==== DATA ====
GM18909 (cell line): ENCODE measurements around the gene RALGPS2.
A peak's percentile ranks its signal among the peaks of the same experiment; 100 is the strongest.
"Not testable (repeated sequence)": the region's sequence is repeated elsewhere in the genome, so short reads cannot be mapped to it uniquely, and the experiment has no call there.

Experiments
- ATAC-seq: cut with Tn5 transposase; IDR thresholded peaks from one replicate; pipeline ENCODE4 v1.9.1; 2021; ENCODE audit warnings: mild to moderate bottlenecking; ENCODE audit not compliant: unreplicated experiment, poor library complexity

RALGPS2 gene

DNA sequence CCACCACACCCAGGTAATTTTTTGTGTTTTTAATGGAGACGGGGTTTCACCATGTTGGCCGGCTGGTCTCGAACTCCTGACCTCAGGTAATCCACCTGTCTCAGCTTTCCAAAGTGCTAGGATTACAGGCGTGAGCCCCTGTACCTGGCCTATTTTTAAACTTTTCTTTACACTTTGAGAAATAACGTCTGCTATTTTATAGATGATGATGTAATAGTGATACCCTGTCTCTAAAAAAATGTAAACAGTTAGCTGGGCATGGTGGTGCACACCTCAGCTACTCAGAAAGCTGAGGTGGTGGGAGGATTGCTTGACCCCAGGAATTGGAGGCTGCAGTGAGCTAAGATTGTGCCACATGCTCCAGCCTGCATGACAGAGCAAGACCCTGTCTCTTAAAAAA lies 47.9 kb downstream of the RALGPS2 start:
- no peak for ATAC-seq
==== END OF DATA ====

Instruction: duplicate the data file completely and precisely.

GM18909 (cell line): ENCODE measurements around the gene RALGPS2.
A peak's percentile ranks its signal among the peaks of the same experiment; 100 is the strongest.
"Not testable (repeated sequence)": the region's sequence is repeated elsewhere in the genome, so short reads cannot be mapped to it uniquely, and the experiment has no call there.

Experiments
- ATAC-seq: cut with Tn5 transposase; IDR thresholded peaks from one replicate; pipeline ENCODE4 v1.9.1; 2021; ENCODE audit warnings: mild to moderate bottlenecking; ENCODE audit not compliant: unreplicated experiment, poor library complexity

RALGPS2 gene

DNA sequence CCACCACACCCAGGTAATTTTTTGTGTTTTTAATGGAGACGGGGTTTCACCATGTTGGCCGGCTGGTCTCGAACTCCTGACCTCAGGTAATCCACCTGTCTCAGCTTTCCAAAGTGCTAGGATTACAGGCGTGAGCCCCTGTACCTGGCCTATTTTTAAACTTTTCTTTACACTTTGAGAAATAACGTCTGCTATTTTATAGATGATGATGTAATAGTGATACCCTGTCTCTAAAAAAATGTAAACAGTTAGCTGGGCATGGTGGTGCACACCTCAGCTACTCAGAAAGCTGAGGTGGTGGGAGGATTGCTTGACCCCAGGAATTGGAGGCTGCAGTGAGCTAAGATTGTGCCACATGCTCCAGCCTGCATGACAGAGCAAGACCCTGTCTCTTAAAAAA lies 47.9 kb downstream of the RALGPS2 start:
- no peak for ATAC-seq